As two weeks of UN climate talks draw to a close in
Bonn, Germany, Friends of the Earth Europe pointed to actions by civil society
and developing countries which helped push through progress on short-term
emissions reduction commitments. But it said that, on the whole, rich countries
including the European Union had once again shown poor leadership and acted as
if climate change is a distant prospect, when in reality it is already destroying
people's lives and livelihoods around the world.
Jagoda Munic, director of Friends of the
Earth Europe, said: "The world's remaining carbon budget is
shrinking with every year of insufficient progress. The European Union claims
to be a climate leader but this does not hold true as long as its economy is
still based on fossil fuels. Next week the EU is set to announce plans for up
to 90 new gas infrastructure projects – these are totally incompatible with the
Paris Agreement. People power was visible here in Bonn and that strong people's
movement is where the real climate leadership is."
During the COP23 talks it was reported that global greenhouse gas
emission are rising again after several years of stagnation and
is set to be one of the hottest three years on record.
Celia Zoe Wicher from Young Friends of the
Earth Europe said: "Our countries' leaders are failing us
by favouring corporate interests and their own profits over the livelihoods of
people already suffering from the impacts of climate change today and also
those of future generations. They are not leaving us with many options but to
challenge them, as youth, in the streets, at elections, and in court."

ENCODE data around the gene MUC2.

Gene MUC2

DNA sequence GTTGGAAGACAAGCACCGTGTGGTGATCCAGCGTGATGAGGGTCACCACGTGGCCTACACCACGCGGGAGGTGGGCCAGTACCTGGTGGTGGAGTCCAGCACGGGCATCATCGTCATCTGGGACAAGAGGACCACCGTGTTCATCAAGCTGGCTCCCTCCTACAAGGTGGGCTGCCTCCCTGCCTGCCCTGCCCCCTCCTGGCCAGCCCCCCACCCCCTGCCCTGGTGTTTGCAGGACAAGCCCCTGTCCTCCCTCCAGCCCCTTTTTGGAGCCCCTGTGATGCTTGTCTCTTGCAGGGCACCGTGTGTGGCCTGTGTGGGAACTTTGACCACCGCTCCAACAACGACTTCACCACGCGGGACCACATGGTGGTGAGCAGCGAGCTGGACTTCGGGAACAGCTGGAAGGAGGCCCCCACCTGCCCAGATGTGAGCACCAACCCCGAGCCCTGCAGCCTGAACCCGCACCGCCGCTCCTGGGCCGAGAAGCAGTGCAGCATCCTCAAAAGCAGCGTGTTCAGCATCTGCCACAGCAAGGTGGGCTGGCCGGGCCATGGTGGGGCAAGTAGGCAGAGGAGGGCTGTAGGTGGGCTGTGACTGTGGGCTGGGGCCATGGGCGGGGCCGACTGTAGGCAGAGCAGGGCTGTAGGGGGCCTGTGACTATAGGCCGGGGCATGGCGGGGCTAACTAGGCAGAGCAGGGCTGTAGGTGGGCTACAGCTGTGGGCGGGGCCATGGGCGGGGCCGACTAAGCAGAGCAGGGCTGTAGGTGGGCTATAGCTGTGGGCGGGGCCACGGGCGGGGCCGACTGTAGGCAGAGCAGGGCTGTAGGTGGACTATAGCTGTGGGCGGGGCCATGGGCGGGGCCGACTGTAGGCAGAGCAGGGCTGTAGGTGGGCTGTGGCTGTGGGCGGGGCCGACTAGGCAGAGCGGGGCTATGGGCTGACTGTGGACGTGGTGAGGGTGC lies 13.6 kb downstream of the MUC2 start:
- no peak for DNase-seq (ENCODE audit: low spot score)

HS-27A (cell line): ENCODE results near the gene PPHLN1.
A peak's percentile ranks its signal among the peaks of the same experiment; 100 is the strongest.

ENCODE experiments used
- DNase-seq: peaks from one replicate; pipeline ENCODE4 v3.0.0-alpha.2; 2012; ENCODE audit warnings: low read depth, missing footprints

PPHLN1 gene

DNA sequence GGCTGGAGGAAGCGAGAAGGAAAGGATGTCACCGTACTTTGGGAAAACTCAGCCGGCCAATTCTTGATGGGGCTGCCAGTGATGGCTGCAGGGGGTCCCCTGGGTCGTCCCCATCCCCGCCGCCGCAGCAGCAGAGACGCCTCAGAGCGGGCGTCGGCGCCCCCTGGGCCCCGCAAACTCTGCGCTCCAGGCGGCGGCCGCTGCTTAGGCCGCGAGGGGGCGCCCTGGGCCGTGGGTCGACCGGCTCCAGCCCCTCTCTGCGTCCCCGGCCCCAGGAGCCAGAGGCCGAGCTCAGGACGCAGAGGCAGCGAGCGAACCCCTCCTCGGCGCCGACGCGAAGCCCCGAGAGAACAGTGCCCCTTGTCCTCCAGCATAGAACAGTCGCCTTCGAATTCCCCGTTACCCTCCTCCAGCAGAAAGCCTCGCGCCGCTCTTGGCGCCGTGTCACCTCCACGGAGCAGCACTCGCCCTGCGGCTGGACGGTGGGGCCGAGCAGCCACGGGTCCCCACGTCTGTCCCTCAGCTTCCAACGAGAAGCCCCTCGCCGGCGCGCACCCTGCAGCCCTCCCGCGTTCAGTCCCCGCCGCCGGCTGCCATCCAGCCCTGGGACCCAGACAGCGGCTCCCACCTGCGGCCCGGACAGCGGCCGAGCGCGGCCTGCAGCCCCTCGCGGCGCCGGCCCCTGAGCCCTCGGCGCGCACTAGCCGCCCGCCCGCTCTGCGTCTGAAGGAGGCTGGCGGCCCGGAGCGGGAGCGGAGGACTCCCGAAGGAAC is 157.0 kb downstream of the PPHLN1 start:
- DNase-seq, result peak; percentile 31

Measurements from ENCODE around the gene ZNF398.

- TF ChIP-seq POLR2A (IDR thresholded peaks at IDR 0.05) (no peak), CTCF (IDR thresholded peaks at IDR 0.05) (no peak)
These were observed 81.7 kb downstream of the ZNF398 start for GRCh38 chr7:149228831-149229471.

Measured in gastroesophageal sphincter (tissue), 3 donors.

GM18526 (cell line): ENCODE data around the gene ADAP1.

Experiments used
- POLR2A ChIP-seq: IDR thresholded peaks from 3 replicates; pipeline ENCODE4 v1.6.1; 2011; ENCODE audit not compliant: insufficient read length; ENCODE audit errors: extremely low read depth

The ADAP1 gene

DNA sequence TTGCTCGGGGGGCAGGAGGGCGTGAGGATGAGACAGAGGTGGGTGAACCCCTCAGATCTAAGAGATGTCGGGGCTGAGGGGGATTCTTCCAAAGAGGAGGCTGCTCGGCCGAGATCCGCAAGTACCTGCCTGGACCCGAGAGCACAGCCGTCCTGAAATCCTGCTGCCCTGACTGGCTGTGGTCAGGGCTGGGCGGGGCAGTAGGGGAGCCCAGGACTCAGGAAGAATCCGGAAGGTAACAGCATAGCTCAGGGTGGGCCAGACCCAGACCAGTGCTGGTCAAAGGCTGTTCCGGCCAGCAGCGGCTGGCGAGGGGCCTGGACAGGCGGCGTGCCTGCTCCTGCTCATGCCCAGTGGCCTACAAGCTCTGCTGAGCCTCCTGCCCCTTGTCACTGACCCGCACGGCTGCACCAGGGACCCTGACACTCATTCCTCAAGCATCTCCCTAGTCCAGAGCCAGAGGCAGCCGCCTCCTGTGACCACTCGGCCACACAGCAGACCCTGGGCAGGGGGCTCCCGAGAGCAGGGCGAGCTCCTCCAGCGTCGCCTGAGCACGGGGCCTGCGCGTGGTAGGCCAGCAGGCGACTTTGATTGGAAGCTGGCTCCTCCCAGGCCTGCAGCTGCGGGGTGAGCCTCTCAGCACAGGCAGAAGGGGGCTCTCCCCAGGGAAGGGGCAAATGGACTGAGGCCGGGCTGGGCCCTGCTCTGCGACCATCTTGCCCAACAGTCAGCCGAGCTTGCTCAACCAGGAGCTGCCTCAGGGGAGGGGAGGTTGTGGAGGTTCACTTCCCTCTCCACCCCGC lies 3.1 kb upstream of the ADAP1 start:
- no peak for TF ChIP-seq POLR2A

The 2018 talks, COP24, will take place in Katowice,
Poland. Urszula Stefanowicz of Friends of the Earth Poland concluded: "Next
year's climate talks will be hosted by Poland for the third time in ten years –
this puts our government in a position of great responsibility for the whole
process. Poland needs to be more than a good host. In Katowice the Polish
presidency has to ensure the delivery of urgent climate action and it needs to
demonstrate that coal regions like Silesia can shift away from fossil fuels in
a socially just way."
During the COP23 in Bonn, Friends of the Earth
International, its member groups and allies staged a flurry of creative
actions. More than 25,000 people marched through Bonn in the biggest anti-coal
protest in German history, and a protest in front of Kraftwerk
Köln-Neurath lignite power station demanded an end to coal. These actions
echoed displays of 'people power' against dirty energy across the world and
supported by Friends of the Earth International.
A new study released at the beginning of the talks by
Friends of the Earth Europe showed that fossil fuels, including natural gas, can have
no substantial role beyond 2035 in an EU energy system compatible with limiting
global warming to 2°C.